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Social Change

Social change disrupts the stable equilibrium of the society, but before long a new equilibrium is regained. For example, large Lilies were desired throughout most of history. Death rates were high, and large families helped to ensure some survivors. Especially in America, with a continent to fill, and with never enough hands tile work, large families were functionally useful. They provided workers, companionship, and adage security and were good for both the individual and the society. Today, in a crowded world with a lower death rate, large families are no longer a blessing. In other words, large families have become by  functional and threaten the welfare of the society, So a new equilibrium is approaching in which, instead of high death rates and high birth rates, we shall (hopefully) have low death rates and low birth rates.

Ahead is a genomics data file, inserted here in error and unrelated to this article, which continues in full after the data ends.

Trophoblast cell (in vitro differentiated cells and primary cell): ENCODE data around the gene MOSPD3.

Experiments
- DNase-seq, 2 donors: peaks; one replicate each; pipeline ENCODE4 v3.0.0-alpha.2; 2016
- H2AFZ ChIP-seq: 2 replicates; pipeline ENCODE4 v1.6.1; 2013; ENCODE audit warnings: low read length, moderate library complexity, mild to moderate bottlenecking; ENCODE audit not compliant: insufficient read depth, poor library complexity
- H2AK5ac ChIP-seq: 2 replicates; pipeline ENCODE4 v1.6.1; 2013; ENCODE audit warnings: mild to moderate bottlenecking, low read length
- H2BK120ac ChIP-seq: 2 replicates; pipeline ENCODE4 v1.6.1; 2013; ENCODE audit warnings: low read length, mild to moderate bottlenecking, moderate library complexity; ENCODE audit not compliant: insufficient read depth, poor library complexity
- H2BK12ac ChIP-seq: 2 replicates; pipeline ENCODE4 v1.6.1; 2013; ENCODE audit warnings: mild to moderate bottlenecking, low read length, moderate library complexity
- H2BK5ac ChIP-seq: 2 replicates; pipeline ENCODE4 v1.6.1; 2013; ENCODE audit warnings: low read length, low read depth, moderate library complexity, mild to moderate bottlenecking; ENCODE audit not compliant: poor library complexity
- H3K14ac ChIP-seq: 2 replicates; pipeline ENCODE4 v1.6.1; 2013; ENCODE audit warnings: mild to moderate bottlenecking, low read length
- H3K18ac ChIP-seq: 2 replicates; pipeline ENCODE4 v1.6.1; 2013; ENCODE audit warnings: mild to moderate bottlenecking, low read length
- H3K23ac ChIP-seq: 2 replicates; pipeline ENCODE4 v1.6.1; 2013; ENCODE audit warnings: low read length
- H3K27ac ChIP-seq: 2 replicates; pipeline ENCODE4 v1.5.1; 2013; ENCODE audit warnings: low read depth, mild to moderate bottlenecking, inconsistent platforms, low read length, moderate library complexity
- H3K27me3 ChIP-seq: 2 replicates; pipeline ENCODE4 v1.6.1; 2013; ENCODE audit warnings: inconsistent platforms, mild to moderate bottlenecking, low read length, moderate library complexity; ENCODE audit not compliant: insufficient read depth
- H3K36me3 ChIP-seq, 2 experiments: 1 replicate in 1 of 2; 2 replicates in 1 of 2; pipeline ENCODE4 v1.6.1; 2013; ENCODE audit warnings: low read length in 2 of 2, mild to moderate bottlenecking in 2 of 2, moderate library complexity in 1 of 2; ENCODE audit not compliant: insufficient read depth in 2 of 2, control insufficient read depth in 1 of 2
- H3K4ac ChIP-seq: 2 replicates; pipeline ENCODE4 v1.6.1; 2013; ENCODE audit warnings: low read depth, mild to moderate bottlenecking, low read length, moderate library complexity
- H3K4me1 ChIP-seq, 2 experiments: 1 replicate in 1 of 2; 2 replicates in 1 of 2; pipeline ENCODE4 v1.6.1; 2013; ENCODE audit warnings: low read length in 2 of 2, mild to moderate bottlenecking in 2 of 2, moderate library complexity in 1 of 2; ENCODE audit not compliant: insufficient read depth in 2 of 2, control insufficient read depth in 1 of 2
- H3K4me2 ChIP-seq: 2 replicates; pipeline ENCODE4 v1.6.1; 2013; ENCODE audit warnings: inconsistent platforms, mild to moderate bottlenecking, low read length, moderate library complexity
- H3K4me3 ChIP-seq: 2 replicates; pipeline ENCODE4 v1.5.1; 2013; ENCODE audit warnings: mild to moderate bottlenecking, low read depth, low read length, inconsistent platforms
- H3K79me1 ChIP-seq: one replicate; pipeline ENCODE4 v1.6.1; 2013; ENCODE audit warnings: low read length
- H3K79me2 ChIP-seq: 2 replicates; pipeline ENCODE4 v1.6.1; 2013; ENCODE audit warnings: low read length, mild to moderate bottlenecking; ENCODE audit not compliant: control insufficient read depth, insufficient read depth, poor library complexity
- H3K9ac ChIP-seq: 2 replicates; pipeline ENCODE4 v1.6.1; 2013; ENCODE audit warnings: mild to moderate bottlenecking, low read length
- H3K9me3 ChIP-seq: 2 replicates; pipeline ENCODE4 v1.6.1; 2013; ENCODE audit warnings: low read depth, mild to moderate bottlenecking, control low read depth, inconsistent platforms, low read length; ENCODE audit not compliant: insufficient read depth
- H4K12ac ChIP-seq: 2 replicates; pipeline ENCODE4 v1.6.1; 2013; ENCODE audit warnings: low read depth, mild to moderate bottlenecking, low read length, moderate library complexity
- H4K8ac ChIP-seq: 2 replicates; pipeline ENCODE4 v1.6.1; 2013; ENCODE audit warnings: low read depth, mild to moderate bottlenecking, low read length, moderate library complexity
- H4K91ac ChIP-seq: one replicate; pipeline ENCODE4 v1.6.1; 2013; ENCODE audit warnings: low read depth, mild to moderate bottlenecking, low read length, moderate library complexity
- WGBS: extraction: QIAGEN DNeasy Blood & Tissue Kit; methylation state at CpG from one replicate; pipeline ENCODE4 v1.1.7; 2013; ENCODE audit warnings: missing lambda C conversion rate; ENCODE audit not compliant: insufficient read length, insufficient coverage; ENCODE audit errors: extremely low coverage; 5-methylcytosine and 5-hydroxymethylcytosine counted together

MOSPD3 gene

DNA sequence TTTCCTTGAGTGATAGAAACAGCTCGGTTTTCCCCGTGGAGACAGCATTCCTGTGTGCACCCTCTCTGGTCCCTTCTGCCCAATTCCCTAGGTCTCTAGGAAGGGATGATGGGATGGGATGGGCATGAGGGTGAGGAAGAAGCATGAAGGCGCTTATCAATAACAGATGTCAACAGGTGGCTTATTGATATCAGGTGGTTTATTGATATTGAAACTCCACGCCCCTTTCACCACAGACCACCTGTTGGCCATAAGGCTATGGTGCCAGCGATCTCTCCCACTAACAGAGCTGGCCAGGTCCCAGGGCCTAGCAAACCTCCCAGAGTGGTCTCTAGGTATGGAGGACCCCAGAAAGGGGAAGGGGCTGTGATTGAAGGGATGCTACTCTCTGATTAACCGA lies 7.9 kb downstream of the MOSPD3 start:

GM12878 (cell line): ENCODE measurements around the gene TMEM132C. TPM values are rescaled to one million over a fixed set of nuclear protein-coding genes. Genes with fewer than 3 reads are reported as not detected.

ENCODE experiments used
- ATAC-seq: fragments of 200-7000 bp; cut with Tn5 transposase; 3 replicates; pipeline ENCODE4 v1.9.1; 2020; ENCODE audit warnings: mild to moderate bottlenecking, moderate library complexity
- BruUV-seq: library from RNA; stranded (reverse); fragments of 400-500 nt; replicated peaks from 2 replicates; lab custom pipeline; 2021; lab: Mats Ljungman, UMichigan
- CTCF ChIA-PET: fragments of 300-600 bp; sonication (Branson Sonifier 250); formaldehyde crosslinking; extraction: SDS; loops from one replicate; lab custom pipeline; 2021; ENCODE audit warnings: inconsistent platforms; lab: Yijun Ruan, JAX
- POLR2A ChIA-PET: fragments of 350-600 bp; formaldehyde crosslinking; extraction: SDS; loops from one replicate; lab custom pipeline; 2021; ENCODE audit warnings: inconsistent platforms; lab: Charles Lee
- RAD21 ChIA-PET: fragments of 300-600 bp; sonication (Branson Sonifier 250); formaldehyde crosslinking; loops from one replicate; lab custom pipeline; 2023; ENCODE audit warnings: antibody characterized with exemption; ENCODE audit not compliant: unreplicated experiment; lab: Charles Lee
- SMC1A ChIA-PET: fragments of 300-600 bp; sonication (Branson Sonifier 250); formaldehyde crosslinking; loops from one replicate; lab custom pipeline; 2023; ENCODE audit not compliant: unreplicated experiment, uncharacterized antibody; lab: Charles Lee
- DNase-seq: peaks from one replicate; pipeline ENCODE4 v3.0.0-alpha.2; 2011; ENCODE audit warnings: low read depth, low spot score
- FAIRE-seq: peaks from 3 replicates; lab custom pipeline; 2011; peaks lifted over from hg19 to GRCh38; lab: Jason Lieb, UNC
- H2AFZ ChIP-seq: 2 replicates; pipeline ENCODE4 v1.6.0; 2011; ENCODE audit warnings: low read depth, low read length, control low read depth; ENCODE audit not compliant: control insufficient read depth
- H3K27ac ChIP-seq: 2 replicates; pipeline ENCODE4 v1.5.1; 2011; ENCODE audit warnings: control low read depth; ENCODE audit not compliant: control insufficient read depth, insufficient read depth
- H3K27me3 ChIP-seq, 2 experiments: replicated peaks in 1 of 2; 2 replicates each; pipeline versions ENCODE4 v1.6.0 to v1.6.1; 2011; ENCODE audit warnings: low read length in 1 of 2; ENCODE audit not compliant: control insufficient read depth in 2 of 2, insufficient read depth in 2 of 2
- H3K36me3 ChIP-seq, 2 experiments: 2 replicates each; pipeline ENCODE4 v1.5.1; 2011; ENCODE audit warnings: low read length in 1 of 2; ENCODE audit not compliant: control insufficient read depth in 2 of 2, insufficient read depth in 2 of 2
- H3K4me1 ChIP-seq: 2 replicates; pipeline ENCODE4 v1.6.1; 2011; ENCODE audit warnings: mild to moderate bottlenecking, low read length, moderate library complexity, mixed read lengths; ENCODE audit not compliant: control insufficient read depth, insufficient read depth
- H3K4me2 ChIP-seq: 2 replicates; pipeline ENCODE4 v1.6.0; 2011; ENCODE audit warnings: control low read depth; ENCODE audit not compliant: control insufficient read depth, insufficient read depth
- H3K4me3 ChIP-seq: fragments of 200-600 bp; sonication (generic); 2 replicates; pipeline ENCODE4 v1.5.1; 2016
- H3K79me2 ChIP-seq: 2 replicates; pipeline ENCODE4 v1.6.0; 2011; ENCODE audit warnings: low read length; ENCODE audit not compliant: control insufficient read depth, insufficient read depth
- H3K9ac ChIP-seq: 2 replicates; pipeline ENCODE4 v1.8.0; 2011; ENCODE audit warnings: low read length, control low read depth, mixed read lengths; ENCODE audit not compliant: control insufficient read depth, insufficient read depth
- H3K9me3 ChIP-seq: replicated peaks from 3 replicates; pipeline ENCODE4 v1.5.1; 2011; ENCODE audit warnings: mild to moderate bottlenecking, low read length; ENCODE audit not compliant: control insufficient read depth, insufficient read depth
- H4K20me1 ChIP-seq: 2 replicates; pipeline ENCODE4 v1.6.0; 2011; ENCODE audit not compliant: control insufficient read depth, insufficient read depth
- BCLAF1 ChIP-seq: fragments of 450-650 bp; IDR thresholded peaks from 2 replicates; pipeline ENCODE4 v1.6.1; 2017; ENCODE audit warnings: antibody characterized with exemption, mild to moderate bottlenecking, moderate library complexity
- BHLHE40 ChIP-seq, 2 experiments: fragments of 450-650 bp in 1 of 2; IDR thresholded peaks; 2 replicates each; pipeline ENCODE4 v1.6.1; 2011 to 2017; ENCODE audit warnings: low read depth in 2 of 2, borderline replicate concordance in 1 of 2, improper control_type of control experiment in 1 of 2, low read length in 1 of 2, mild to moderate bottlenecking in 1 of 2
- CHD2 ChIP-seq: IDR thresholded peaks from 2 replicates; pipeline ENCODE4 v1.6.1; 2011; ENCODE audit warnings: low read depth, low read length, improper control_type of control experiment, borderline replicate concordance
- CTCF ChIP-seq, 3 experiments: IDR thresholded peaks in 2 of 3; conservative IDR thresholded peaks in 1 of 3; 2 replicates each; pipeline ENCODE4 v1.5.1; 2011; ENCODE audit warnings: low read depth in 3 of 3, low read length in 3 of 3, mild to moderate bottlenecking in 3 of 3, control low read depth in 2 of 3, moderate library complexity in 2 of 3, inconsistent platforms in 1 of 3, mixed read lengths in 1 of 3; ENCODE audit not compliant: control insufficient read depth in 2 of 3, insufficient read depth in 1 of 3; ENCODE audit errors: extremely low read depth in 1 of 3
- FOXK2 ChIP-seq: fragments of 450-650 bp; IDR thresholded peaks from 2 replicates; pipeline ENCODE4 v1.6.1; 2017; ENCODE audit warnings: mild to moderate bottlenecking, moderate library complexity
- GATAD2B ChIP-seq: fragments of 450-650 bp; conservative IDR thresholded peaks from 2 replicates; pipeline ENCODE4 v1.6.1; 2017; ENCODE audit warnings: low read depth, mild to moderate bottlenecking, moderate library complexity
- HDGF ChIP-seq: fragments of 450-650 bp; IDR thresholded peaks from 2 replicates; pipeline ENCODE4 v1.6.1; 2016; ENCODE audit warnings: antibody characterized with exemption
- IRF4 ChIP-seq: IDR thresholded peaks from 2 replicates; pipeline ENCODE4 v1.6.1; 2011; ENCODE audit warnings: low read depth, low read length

Thus, a value or practice which is functional at one time or place may become dysfunctional-interfering with the smooth operation of society-at another time or place. If a particular social change promotes a inharmonious equilibrium, it is seen as Functional; if it disrupts the equilibrium, it is dysfunctional; if it has no offers, it is nonfunctional. In a democracy political parties are functional while bombings, as! assignations, and political terrorism are dysfunctional, and changes in political vocabulary or party insignia are nonfunctional Functionalists ask such quest IS  "How does this value, practice instituter t.on help meet the needs of the society" "I low does  it fit in with the other practices and institutions of the society?" "Would a proposed change make it more or less useful to the society?"

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